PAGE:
Cheers,
      NMW

    1. Robert,

      Thanks for checking in! You seem more eager to see my progress than even myself. 🙂

      October still is a slow dividend month because my portfolio is small, but you can expect an update some time next week. I try to update my net worth and holdings every month on the 15th.

      Cheers,
      NMW

  2. Hi,
    I like you blog and live in Brussels too and recently started to invest a portion of my internship salary into the iShares Core MSCI World index fund through DeGiro (custody account). Why did you choose this fund? Is it because it is accumulating the dividends so no income tax has to be paid on the dividends?

    1. Wanja,

      Thank you for stopping by!

      I wrote an extensive post on why I chose to invest in the three ETFs above. You can find it here: http://www.nomorewaffles.com/2014/07/my-etf-strategy-and-portfolio/

      In short, I really like the Core MSCI World Index fund because of its low TER, good diversification, low bid-ask spread. Accumulating funds are also more efficient from a tax-perspective in Belgium since we don’t have a capital gains tax. Dividends are taxed at 25%. You can read upon all of this in the post mentioned above.

      If you have any further questions, don’t hesitate to ask.

      Best wishes,
      NMW

          1. Thank you, NMW! Your comment is very much appreciated. We should definetely meet up some time in Brussels!

    1. DivHut,

      The portfolio above is actually brand-new. I initiated my first individual position in August, so it’s still a work in progress. (Since the last update I’ve also bought BHP Billiton, BP and Aflac.)

      Currently I’m trying to take advantage of a bunch of free transactions my broker offerend until the end of the year to diversify as much as possible. New purchases are slated for the end of this month, when my monthly paycheck hits! 🙂

      Cheers,
      NMW

  3. I own Unilever shares but I’m wondering if I bought the right ones. It’s a hard choice between the NV and the PLC structure.

    I bought UNA on the Dutch stock exchange because they were the cheapest in terms of stock price and transaction costs/taxes but because I live in Belgium this means I pay 15% tax to the Dutch and 25% tax to the Belgian government.

    ULVR on the London exchange has no withholding tax at the source but the PLC shares are about 4 percent more expensive than the NV shares on the Dutch exchange. If my calculations are correct it may take up to seven years to recoup the difference in share price between the PLC and NV shares based on the 15% tax difference (and that’s assuming the UK doesn’t introduce a dividend tax of its own in the near future).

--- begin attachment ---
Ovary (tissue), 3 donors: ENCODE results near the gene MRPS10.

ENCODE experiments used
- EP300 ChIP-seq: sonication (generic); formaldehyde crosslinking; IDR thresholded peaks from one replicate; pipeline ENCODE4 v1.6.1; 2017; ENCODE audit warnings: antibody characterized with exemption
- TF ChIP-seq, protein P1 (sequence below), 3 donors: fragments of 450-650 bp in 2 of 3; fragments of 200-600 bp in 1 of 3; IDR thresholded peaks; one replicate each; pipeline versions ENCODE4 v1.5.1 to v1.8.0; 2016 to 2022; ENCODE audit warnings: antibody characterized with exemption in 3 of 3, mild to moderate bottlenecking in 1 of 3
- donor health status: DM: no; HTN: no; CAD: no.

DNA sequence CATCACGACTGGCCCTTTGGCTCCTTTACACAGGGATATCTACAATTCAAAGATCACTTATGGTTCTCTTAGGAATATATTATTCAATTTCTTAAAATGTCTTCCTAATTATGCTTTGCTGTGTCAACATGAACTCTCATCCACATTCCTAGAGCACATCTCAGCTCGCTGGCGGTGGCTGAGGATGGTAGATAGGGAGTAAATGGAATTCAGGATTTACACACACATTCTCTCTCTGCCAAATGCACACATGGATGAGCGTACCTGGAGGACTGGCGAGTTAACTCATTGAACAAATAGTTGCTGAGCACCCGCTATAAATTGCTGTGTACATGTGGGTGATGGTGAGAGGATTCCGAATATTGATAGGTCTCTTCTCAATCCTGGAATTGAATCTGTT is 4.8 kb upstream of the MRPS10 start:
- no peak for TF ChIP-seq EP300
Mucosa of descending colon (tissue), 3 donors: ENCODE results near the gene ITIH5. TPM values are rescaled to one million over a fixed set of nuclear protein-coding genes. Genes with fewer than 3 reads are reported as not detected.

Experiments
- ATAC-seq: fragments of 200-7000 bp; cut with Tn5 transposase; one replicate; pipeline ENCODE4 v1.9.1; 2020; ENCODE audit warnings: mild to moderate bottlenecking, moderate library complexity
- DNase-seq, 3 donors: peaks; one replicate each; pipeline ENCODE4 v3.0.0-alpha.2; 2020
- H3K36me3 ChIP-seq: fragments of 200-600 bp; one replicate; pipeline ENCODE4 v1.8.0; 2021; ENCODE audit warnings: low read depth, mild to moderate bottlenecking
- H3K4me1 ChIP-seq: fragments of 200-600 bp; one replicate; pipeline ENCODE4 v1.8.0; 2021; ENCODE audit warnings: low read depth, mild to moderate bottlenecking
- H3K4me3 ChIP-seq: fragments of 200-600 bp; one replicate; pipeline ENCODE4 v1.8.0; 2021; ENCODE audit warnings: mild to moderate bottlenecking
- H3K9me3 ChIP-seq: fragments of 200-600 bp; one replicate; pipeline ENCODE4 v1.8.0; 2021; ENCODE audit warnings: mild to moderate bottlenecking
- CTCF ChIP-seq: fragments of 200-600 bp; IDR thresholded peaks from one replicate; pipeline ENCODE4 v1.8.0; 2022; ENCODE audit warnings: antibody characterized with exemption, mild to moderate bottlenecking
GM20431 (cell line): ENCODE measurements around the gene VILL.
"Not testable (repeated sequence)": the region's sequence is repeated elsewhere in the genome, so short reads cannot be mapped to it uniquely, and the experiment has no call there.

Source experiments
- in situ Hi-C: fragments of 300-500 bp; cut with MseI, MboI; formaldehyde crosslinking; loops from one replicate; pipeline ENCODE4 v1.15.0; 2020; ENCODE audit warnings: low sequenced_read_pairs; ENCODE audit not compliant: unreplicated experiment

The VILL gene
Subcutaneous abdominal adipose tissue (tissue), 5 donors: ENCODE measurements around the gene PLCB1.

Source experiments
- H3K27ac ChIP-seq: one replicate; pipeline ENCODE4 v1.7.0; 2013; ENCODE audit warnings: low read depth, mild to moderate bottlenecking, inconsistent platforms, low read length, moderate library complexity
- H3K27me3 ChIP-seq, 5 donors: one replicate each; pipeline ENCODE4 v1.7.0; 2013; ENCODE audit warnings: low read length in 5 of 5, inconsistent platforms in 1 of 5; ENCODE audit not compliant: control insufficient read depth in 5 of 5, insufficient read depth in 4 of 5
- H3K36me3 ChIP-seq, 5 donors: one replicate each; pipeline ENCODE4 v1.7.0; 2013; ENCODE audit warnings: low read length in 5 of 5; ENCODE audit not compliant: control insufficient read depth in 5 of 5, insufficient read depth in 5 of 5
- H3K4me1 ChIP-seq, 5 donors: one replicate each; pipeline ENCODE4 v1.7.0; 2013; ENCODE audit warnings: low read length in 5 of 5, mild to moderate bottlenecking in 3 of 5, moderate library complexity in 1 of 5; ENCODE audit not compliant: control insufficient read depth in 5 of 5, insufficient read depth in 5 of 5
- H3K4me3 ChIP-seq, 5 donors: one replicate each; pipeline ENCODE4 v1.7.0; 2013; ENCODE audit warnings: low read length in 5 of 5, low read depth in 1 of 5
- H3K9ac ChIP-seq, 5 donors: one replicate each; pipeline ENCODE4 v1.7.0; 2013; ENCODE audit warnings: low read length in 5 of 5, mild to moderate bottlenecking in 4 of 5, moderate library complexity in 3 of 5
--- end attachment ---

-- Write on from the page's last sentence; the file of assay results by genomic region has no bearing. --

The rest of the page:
1. Nevermind, seems I was focusing on the wrong metric. For each 1000EUR invested, the NV shares return 30.91EUR in dividends whereas the PLC shares return 34.91EUR.

    2. ThomasDV,

      I haven’t redone the exact calculations at this point in time, but if you buy the NV shares you’ll lose out over the long run. The 15% extra Dutch withholding tax will not only eat up your dividends now, they’ll also reduce the growth rate of future dividends. If at all possible try to buy the UK variant of the stock, even if that trades at a higher price point.

      The same argument goes for Royal Dutch Shell too, btw!

      Glad to be a fellow shareholder. Unilever is an excellent company.

      Best wishes,
      NMW

  4. Hi,

    Your blog helped me greatly in deciding to start investing!
    I’m from Belgium too and I am convinced that starting with a World index is the best thing.

    How did you pick your broker?
    A Custody account with DeGiro looks nice in terms of costs, but could involve more risk?
    On the other hand, as they operate from Holland, do we Belgians have to declare that we own a foreign bank account?

    Thanks for the motivation and all the best!

    1. NewInvestor,

      Great to hear from another Belgian! Welcome!
      A World ETF definitely is a good strategy. Be sure to check out my post on that topic too.

      I picked a broker based on transaction costs and online reviews I could find online. When I started DeGiro just moved to Belgium, so I didn’t check them extensively. They also only offered an account which allowed stock lending. I didn’t like that too much.